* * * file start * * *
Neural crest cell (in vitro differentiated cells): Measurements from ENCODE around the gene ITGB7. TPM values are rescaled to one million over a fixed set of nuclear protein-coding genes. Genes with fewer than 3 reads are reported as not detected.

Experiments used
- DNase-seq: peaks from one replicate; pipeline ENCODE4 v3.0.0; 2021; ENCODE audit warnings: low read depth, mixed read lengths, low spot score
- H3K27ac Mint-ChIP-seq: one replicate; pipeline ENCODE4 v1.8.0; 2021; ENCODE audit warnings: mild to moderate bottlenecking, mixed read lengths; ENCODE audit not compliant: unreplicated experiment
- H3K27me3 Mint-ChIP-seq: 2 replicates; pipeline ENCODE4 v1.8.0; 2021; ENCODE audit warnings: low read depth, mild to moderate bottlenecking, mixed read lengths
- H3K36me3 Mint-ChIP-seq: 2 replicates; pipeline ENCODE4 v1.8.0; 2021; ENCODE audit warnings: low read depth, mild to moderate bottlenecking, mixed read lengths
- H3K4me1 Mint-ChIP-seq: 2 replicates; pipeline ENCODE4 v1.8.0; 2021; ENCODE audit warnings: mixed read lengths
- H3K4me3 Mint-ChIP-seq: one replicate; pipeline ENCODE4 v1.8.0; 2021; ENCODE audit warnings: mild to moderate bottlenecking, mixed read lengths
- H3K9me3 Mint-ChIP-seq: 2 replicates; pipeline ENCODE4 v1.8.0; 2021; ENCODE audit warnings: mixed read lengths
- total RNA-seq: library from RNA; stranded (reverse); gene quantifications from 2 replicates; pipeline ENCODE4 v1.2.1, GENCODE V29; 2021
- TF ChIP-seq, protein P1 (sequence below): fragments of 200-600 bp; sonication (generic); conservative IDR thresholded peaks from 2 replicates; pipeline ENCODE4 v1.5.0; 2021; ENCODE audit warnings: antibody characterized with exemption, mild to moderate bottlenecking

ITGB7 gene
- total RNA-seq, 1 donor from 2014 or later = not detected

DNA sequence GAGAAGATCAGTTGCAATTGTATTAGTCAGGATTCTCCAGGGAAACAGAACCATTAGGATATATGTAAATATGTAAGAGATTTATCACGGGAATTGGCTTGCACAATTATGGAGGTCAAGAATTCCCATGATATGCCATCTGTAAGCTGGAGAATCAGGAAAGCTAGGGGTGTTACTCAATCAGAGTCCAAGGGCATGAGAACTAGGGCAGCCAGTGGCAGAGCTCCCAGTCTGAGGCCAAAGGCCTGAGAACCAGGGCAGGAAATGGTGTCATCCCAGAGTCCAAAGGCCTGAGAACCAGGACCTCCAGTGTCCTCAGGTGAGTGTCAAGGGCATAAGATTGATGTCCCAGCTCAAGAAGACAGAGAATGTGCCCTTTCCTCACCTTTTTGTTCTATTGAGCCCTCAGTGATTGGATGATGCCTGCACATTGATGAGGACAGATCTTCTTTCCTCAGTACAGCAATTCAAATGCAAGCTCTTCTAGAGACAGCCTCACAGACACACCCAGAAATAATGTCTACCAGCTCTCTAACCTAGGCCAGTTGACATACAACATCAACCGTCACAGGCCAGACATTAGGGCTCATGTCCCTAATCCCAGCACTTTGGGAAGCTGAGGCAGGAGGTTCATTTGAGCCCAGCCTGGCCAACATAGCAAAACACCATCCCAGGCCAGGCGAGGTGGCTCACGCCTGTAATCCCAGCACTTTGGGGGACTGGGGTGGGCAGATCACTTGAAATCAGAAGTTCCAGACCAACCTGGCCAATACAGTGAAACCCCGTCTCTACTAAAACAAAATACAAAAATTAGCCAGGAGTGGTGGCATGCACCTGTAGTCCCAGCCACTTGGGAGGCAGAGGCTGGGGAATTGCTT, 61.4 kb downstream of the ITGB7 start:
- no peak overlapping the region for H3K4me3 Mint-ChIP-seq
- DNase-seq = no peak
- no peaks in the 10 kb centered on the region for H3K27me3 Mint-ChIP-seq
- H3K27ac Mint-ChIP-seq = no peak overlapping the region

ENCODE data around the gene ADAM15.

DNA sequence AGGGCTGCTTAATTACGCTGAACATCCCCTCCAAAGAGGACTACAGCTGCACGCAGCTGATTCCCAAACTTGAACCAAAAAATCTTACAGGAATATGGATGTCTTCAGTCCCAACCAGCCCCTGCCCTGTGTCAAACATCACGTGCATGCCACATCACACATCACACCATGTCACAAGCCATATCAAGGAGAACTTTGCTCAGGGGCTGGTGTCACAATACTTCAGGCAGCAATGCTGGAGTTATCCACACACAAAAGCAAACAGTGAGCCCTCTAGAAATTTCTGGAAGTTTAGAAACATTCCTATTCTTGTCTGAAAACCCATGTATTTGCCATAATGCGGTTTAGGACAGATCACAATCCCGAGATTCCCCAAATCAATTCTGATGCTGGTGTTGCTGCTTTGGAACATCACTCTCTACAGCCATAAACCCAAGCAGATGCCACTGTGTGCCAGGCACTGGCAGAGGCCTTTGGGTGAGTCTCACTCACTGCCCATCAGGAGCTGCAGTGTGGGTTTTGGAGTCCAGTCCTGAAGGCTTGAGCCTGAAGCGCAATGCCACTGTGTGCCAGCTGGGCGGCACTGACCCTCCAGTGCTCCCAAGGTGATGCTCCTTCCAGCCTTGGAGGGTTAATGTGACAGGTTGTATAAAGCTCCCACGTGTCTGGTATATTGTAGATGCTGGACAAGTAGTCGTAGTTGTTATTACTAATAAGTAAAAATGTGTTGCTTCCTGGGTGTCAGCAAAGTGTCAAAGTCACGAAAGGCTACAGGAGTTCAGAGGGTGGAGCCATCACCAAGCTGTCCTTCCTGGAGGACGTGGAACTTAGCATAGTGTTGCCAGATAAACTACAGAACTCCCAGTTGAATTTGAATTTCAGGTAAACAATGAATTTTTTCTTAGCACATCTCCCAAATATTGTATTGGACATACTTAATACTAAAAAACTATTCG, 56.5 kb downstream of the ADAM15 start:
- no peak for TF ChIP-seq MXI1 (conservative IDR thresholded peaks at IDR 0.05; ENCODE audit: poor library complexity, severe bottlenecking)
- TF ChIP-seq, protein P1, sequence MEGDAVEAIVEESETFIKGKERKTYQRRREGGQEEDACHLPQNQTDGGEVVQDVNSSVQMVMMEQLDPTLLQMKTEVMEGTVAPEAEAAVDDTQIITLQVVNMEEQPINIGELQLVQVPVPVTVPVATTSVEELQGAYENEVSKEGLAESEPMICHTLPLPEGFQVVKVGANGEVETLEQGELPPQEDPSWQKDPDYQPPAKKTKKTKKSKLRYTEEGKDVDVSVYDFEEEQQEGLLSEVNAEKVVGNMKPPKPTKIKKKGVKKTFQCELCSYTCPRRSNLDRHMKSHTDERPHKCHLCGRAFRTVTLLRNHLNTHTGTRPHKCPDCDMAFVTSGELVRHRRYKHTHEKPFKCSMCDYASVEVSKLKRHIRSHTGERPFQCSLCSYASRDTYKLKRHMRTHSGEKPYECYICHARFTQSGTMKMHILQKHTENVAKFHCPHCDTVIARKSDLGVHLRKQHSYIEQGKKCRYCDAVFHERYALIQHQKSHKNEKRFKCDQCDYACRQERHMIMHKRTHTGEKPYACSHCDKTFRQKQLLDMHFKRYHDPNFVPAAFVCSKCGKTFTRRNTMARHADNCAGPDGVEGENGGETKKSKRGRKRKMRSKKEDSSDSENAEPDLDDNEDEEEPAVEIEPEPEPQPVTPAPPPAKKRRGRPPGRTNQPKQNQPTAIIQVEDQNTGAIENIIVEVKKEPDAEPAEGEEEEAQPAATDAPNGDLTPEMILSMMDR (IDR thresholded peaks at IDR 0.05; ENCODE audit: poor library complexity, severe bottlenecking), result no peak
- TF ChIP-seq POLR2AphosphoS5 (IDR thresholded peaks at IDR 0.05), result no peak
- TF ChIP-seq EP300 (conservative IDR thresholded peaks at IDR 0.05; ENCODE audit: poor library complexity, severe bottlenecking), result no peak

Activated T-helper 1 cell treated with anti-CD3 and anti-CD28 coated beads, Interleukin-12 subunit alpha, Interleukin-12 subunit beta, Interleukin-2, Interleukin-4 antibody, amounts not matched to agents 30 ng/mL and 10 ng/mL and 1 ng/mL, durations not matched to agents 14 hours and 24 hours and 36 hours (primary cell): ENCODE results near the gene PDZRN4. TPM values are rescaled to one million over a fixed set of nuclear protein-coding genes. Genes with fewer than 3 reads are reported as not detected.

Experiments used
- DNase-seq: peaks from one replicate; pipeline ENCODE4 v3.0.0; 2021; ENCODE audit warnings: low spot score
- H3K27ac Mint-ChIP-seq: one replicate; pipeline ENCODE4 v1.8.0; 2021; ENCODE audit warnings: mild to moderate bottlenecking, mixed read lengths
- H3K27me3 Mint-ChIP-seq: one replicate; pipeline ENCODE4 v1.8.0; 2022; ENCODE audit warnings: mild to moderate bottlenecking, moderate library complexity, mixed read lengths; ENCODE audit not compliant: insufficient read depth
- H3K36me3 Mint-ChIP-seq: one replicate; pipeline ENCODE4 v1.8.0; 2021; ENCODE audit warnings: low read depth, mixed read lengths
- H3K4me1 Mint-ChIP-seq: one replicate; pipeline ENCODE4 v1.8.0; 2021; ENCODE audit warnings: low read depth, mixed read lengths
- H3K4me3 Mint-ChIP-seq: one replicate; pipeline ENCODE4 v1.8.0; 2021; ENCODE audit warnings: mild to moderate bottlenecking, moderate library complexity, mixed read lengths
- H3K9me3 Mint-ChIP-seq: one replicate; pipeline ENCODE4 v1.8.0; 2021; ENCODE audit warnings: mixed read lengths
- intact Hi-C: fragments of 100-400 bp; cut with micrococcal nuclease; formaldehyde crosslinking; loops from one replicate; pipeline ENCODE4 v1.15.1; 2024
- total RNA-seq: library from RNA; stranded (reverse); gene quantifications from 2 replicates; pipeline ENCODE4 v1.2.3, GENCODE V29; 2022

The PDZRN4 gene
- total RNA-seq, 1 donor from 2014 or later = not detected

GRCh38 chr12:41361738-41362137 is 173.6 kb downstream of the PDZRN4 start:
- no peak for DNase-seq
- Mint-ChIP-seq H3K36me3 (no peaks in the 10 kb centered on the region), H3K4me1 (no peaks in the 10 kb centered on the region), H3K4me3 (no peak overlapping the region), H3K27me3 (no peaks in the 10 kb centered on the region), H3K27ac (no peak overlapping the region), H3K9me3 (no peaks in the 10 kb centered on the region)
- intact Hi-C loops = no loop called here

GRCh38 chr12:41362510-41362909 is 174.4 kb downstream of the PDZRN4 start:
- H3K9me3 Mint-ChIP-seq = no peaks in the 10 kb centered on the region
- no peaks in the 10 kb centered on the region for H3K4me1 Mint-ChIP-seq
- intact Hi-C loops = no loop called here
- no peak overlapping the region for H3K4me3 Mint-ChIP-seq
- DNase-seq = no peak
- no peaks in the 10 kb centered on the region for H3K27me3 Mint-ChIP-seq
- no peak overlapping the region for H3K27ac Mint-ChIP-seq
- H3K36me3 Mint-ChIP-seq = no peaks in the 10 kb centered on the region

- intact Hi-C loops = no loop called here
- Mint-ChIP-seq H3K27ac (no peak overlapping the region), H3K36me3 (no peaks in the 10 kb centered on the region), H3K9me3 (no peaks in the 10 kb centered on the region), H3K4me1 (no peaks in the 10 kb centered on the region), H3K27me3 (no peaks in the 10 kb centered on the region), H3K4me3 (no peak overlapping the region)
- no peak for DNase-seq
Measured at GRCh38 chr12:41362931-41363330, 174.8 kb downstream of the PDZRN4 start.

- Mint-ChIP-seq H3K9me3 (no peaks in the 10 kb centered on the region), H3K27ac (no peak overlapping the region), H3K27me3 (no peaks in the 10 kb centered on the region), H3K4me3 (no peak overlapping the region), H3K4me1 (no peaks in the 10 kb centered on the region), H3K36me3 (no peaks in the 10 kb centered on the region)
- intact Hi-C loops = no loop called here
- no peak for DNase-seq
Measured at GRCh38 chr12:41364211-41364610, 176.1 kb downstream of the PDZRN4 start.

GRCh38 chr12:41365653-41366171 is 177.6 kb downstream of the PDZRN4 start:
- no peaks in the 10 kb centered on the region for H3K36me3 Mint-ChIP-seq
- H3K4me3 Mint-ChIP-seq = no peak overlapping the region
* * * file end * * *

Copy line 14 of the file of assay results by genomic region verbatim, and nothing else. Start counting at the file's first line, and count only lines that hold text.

DNA sequence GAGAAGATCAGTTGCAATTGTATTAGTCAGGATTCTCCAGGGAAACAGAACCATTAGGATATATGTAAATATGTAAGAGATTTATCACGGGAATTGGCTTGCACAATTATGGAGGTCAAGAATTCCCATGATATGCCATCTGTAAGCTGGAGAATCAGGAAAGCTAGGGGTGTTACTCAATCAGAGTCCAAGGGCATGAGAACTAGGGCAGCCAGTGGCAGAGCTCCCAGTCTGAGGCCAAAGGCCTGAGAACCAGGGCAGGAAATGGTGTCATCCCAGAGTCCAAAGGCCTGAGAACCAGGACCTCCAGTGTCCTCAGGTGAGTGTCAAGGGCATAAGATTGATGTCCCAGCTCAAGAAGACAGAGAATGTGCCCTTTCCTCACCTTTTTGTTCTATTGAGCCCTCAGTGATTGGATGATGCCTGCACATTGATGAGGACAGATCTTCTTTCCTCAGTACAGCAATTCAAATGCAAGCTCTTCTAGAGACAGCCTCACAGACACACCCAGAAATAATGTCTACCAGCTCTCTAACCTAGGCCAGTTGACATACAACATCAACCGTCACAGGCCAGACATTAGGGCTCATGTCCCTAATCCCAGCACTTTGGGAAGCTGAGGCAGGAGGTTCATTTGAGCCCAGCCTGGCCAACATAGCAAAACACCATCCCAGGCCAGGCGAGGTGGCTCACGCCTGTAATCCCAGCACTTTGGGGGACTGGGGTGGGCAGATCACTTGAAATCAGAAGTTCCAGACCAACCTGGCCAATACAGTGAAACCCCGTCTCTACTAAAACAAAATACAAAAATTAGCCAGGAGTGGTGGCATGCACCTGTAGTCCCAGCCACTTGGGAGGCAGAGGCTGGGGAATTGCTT, 61.4 kb downstream of the ITGB7 start: